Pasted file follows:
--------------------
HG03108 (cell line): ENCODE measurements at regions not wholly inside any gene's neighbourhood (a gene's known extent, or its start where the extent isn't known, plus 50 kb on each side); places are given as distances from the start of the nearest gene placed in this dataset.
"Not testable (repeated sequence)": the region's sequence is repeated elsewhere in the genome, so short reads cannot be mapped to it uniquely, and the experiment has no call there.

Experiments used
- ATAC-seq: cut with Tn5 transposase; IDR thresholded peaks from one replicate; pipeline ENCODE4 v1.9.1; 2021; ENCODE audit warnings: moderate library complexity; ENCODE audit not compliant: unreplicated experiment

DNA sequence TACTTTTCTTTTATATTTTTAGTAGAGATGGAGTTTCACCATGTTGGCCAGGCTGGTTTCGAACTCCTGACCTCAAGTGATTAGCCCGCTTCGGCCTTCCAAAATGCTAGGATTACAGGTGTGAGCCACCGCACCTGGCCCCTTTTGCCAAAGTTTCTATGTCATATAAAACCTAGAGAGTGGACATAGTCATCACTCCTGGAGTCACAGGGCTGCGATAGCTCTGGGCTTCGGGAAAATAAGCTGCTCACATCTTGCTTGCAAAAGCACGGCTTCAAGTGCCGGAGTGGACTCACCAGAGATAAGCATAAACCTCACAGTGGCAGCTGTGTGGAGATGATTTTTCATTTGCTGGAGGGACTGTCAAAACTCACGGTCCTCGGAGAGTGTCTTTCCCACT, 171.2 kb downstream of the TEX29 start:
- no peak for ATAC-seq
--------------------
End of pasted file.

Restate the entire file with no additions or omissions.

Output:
HG03108 (cell line): ENCODE measurements at regions not wholly inside any gene's neighbourhood (a gene's known extent, or its start where the extent isn't known, plus 50 kb on each side); places are given as distances from the start of the nearest gene placed in this dataset.
"Not testable (repeated sequence)": the region's sequence is repeated elsewhere in the genome, so short reads cannot be mapped to it uniquely, and the experiment has no call there.

Experiments used
- ATAC-seq: cut with Tn5 transposase; IDR thresholded peaks from one replicate; pipeline ENCODE4 v1.9.1; 2021; ENCODE audit warnings: moderate library complexity; ENCODE audit not compliant: unreplicated experiment

DNA sequence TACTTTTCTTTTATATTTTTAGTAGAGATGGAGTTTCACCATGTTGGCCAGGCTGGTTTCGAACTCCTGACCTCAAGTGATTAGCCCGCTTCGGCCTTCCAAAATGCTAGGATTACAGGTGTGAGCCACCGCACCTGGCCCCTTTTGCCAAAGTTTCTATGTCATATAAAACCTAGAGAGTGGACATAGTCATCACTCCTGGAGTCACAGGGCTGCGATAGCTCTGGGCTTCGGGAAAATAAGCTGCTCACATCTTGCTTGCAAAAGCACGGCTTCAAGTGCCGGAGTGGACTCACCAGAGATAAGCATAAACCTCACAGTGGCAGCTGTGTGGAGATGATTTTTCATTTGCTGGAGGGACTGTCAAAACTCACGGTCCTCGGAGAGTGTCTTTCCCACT, 171.2 kb downstream of the TEX29 start:
- no peak for ATAC-seq